The Review, which featured collaborations from our researcher Adriana Erthal Abdenur and our research director, Robert Muggah, covers more than one hundred multilateral peace operations active in the previous year including missions fielded by the UN, AU, EU, ECOWAS, OSCE, OAS and coalitions. It uses a broad definition of peace operations that includes multilateral and ad hoc military and police missions, as well as civilian led political missions. Neither type of mission has a simple definition. Alongside more straightforward peacekeeping missions, the Review, mindful of the need for peace operations to adjust to the changing nature of conflict, also includes peace enforcement operations that employ the use of force and engage in active combat.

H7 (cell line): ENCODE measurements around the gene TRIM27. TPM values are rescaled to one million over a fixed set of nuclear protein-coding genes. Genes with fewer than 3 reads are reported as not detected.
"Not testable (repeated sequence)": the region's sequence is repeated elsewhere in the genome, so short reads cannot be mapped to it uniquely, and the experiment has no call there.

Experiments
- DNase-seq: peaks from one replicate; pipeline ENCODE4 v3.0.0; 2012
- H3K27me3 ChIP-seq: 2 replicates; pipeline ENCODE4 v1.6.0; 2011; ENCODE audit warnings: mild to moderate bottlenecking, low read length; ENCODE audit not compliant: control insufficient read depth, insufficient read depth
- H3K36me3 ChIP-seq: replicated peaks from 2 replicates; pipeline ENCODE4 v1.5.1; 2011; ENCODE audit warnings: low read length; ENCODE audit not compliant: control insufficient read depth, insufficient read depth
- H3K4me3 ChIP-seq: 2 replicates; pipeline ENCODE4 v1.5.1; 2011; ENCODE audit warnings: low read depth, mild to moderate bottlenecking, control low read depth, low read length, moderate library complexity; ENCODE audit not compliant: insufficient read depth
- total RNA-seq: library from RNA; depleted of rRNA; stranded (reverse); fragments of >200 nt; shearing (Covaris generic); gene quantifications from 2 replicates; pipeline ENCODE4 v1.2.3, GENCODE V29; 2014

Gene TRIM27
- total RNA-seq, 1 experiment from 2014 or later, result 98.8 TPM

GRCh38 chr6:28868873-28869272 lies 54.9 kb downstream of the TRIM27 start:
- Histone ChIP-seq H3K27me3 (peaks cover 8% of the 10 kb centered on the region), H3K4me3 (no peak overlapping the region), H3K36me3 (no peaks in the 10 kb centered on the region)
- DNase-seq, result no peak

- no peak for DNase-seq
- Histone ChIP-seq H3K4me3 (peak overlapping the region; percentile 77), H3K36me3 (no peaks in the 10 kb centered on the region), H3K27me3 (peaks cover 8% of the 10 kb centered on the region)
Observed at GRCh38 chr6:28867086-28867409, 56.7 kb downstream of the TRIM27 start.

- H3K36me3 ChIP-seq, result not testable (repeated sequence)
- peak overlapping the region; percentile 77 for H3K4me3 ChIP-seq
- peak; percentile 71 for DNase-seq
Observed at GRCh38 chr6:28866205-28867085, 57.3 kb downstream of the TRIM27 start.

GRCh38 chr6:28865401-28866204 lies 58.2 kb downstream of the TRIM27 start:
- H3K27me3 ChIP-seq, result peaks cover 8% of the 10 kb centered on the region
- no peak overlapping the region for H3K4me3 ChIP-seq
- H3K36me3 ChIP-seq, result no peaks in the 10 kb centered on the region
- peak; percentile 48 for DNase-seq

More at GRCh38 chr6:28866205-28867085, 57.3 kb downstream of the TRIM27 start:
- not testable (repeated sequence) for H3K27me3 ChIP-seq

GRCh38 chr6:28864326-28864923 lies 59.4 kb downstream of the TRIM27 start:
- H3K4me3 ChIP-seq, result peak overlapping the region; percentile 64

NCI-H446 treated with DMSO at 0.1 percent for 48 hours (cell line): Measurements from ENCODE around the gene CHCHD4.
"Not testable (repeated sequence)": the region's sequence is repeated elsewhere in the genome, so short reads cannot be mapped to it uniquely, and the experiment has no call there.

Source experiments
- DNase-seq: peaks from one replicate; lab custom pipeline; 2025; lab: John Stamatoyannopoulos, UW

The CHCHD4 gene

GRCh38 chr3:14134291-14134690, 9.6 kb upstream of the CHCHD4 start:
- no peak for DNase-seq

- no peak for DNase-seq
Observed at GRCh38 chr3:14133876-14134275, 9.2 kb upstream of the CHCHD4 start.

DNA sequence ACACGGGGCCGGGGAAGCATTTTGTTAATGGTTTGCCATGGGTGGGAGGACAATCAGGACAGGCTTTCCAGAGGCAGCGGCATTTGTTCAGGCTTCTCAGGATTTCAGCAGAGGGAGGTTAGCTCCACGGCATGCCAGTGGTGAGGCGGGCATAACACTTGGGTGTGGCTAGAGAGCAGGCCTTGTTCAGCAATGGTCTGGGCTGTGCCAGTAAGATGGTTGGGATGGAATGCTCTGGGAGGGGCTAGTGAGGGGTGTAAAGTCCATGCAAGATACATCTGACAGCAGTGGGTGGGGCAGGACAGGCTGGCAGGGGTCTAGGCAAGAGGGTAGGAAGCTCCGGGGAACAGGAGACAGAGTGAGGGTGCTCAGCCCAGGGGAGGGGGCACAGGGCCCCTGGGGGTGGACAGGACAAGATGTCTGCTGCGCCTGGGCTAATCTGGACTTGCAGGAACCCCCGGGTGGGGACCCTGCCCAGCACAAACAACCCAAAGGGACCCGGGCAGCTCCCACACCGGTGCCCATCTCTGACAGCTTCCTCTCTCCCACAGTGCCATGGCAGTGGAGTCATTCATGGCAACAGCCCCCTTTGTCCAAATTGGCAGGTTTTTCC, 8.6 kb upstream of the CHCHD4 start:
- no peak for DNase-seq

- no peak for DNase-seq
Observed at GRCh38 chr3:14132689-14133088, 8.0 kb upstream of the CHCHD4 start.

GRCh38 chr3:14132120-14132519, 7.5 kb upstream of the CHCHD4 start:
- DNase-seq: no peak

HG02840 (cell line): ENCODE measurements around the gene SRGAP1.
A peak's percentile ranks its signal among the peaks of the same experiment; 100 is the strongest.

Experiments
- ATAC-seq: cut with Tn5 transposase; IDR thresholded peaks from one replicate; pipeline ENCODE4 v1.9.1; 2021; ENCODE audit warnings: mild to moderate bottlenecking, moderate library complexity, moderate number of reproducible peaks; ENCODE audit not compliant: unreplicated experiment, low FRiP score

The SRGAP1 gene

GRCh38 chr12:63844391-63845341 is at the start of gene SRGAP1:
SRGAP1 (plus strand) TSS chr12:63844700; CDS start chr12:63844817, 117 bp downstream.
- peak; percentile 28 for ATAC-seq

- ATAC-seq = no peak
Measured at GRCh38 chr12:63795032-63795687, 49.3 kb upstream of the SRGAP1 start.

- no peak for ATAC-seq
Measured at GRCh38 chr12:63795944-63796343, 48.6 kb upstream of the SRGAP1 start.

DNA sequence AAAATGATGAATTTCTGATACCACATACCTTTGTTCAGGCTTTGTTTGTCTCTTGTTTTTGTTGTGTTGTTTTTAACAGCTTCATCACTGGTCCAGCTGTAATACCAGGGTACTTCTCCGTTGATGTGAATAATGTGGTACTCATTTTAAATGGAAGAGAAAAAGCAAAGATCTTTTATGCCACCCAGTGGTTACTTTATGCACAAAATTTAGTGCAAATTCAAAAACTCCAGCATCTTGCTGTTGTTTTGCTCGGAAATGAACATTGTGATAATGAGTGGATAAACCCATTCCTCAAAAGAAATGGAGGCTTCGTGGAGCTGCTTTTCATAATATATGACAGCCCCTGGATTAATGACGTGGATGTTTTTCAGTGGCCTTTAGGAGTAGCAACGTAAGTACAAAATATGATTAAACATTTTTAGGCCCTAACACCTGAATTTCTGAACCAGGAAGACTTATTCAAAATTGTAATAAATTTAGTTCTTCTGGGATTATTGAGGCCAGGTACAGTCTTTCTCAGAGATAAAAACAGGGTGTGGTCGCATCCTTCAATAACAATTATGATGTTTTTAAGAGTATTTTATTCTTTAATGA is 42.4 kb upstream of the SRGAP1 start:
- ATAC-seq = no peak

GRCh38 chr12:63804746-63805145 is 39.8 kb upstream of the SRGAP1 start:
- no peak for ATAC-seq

Under political missions, includes multilateral civilian-led missions that have political engagement in the form of launching and supporting political processes at their core. This includes, for example, the EU’s Special Representatives and the African Union Liaison Offices that support the implementation of peace agreements and accompany political processes. Excludes missions such as EU delegations and other liaison offices that may engage in political activities, but as their core function serve more as regular diplomatic or developmental presences. Along the same reasoning, also excludes election observer and human rights monitoring missions.